Year after year, industries of all shapes and sizes from around the globe converge in Austin, Texas, for the annual South by Southwest Interactive festival (SXSWi). The festival, which combines innovative presentations, panels, showcases and more, also serves as a great opportunity for library representatives and advocates to converge, learn from one another and from outside industries.
Wouldn't you love to travel to faraway lands and experience the sights, tastes, and culture of a place totally different than your home? I know I would. While I save up for that trip around the world, I use the library to whet my apetite for travel adventures.
“TED is a platform for ideas worth spreading… On TED.com we're building a clearinghouse of free knowledge from the world's most inspired thinkers – and a community of curious souls to engage with ideas and each other.” -TED.com
With spring season right around the corner, it’s time to start thinking about our gardens. Anythink Commerce City, in partnership with Denver Urban Gardens, offers a limited amount of gardening plots for public use. Both new and established gardeners are welcome to join and collaborate with each other to cultivate fresh organic produce, tasty herbs and beautiful blooming flowers.
March 2-7, 2015, is Bug Week at Anythink Wright Farms, where kids and adults will have fun learning all about insects. To help young readers investigate and enjoy bugs beyond these events, consider the books on this introductory Easy (E) and Juvenile (J) list. This sampler includes science, story, information, and art to encourage young readers to look at the topic from a variety of angles.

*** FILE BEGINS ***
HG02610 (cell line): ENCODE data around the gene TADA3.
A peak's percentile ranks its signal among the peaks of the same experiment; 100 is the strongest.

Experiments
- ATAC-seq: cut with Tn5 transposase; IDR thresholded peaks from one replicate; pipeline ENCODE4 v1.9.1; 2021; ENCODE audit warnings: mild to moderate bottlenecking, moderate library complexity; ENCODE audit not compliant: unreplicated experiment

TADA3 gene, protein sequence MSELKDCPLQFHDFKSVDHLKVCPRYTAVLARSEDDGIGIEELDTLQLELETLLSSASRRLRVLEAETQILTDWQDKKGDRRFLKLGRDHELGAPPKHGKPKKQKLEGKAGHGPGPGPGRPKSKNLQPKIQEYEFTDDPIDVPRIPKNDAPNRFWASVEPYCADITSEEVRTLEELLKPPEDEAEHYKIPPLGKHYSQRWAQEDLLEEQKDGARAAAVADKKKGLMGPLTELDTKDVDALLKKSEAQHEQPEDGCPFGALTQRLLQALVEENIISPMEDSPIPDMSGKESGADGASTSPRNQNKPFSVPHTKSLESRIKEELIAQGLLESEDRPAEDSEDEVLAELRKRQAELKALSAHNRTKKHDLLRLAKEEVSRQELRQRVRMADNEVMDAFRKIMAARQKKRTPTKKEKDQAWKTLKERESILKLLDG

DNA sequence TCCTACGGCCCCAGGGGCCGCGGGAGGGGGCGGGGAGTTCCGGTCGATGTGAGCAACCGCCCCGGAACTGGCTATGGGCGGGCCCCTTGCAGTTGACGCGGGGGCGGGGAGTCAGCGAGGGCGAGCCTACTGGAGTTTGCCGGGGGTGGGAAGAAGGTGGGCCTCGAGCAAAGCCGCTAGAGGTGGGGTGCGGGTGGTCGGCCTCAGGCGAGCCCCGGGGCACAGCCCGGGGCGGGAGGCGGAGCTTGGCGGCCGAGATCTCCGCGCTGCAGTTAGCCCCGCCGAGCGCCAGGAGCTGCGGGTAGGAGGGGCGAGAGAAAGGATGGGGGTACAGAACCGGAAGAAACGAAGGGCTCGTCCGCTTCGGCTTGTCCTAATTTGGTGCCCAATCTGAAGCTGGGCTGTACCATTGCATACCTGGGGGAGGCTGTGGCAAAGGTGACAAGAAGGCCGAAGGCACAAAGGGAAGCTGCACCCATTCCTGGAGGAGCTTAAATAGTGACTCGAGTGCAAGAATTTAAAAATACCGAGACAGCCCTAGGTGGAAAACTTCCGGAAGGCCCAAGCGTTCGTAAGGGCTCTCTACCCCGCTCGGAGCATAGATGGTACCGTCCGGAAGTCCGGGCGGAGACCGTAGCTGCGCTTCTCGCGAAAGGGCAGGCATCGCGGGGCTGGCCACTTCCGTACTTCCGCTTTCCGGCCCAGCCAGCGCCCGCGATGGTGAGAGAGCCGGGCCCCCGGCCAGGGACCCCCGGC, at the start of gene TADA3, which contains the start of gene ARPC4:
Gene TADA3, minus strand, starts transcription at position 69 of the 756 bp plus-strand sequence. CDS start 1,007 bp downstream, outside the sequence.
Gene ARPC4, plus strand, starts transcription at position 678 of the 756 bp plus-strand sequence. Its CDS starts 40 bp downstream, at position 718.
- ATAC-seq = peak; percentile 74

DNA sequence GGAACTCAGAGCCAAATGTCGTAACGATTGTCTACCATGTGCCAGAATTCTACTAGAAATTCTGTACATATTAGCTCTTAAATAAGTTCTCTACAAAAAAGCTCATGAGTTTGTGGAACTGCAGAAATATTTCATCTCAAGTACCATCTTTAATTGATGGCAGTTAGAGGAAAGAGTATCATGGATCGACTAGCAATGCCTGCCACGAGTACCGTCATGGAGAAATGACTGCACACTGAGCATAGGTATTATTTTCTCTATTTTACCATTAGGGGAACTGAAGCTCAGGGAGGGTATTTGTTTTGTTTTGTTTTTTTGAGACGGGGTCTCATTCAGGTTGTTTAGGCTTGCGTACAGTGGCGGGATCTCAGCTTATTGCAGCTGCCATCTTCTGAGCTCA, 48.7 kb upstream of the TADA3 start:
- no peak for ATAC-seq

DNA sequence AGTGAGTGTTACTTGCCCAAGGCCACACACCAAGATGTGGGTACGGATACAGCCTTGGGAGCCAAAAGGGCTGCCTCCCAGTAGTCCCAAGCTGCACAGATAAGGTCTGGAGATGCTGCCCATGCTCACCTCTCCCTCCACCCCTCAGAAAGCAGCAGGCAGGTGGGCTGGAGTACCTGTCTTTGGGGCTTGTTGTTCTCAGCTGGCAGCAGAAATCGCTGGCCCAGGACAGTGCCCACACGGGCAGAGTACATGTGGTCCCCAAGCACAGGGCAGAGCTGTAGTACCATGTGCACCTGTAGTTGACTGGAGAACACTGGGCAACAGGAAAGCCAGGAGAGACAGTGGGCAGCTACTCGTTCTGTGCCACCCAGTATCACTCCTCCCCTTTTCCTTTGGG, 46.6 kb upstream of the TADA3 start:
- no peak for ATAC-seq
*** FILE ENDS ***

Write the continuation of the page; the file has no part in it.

Entomophagy, or humans eating insects, is an accepted practice in much of the world. Insects can be a nutritious and environmentally friendly source of food, according to proponents. Are you curious about the possibilities?
There are so many movies coming out in 2015 that are based on books – more than 100 according to IMDB. And, if you’re like me and you can’t stand to watch a movie before you’ve read the book, than you have a lot of reading to do. Since there is no way that I am going to be able to read all the books, I’ve selected the top 10 movies I want to see. I've set a goal to read each book before the movie is released. (Lucky for me, there are few titles that I have already read.)
As community hubs, Anythink and other libraries have long been go-to sources for tax resources and forms. With the 2015 filing season underway, Anythink customers should be aware of some important changes that impact the availability of important tax documents.
Let’s be honest. Valentine’s Day is not everyone’s favorite holiday. In fact, I hear more people on Facebook, Twitter, at work, and at school state negative things about this holiday than any other: “Happy Single-Awareness Day”; "A day created by Hallmark to sell cards and chocolate”; “Why have one day to celebrate who you love? You should be doing it all year!”
Once upon a time...in a land far away, I read my first fairy tales. I was enamored. The stories were exciting, and only a little bit scary. I’m intrigued now by how classic fairy tales are told, and retold, for readers of different ages. Fairy tales can be delightful – and also frightful. They can be grim, as well as Grimm. If you would like to read some fairy tales with a young child, perhaps even at bedtime – and not be met with sleep loss as a result – there are many good options.